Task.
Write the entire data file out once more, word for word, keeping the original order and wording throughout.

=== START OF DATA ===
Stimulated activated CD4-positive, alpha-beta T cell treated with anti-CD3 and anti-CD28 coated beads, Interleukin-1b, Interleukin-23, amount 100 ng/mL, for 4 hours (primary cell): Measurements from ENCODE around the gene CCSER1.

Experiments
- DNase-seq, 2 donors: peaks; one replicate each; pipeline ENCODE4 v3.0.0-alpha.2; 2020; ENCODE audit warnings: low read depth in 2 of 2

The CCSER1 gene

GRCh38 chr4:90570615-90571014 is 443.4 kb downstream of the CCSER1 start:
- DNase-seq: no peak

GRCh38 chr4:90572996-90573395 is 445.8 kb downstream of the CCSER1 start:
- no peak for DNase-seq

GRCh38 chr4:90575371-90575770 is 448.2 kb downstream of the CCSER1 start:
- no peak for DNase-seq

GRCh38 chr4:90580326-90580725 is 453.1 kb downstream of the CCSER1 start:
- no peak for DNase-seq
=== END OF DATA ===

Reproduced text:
Stimulated activated CD4-positive, alpha-beta T cell treated with anti-CD3 and anti-CD28 coated beads, Interleukin-1b, Interleukin-23, amount 100 ng/mL, for 4 hours (primary cell): Measurements from ENCODE around the gene CCSER1.

Experiments
- DNase-seq, 2 donors: peaks; one replicate each; pipeline ENCODE4 v3.0.0-alpha.2; 2020; ENCODE audit warnings: low read depth in 2 of 2

The CCSER1 gene

GRCh38 chr4:90570615-90571014 is 443.4 kb downstream of the CCSER1 start:
- DNase-seq: no peak

GRCh38 chr4:90572996-90573395 is 445.8 kb downstream of the CCSER1 start:
- no peak for DNase-seq

GRCh38 chr4:90575371-90575770 is 448.2 kb downstream of the CCSER1 start:
- no peak for DNase-seq

GRCh38 chr4:90580326-90580725 is 453.1 kb downstream of the CCSER1 start:
- no peak for DNase-seq